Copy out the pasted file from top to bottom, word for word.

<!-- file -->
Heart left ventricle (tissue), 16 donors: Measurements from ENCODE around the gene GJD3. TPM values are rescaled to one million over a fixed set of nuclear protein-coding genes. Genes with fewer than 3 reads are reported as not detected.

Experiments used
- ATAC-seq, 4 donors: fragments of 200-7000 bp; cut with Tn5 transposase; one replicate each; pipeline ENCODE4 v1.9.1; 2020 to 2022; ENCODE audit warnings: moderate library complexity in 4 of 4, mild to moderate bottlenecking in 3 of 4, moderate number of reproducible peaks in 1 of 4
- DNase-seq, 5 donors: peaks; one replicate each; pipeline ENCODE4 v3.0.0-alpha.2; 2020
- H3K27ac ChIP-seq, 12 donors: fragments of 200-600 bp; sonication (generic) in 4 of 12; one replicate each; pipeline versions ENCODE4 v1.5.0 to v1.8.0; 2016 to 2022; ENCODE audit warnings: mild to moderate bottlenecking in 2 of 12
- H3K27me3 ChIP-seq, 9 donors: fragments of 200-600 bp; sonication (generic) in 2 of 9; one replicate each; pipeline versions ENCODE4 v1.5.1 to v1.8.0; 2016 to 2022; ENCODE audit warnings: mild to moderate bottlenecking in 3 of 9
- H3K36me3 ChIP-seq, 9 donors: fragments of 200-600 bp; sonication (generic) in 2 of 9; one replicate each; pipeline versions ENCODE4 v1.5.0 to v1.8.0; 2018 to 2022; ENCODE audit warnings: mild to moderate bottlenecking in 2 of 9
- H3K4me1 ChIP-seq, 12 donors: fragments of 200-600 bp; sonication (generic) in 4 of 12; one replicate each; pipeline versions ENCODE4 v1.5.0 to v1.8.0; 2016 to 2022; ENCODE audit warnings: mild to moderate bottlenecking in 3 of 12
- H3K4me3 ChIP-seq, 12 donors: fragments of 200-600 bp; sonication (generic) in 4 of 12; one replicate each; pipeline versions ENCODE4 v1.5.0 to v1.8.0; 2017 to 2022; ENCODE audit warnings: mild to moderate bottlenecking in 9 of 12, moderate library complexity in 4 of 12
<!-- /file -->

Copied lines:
Heart left ventricle (tissue), 16 donors: Measurements from ENCODE around the gene GJD3. TPM values are rescaled to one million over a fixed set of nuclear protein-coding genes. Genes with fewer than 3 reads are reported as not detected.

Experiments used
- ATAC-seq, 4 donors: fragments of 200-7000 bp; cut with Tn5 transposase; one replicate each; pipeline ENCODE4 v1.9.1; 2020 to 2022; ENCODE audit warnings: moderate library complexity in 4 of 4, mild to moderate bottlenecking in 3 of 4, moderate number of reproducible peaks in 1 of 4
- DNase-seq, 5 donors: peaks; one replicate each; pipeline ENCODE4 v3.0.0-alpha.2; 2020
- H3K27ac ChIP-seq, 12 donors: fragments of 200-600 bp; sonication (generic) in 4 of 12; one replicate each; pipeline versions ENCODE4 v1.5.0 to v1.8.0; 2016 to 2022; ENCODE audit warnings: mild to moderate bottlenecking in 2 of 12
- H3K27me3 ChIP-seq, 9 donors: fragments of 200-600 bp; sonication (generic) in 2 of 9; one replicate each; pipeline versions ENCODE4 v1.5.1 to v1.8.0; 2016 to 2022; ENCODE audit warnings: mild to moderate bottlenecking in 3 of 9
- H3K36me3 ChIP-seq, 9 donors: fragments of 200-600 bp; sonication (generic) in 2 of 9; one replicate each; pipeline versions ENCODE4 v1.5.0 to v1.8.0; 2018 to 2022; ENCODE audit warnings: mild to moderate bottlenecking in 2 of 9
- H3K4me1 ChIP-seq, 12 donors: fragments of 200-600 bp; sonication (generic) in 4 of 12; one replicate each; pipeline versions ENCODE4 v1.5.0 to v1.8.0; 2016 to 2022; ENCODE audit warnings: mild to moderate bottlenecking in 3 of 12
- H3K4me3 ChIP-seq, 12 donors: fragments of 200-600 bp; sonication (generic) in 4 of 12; one replicate each; pipeline versions ENCODE4 v1.5.0 to v1.8.0; 2017 to 2022; ENCODE audit warnings: mild to moderate bottlenecking in 9 of 12, moderate library complexity in 4 of 12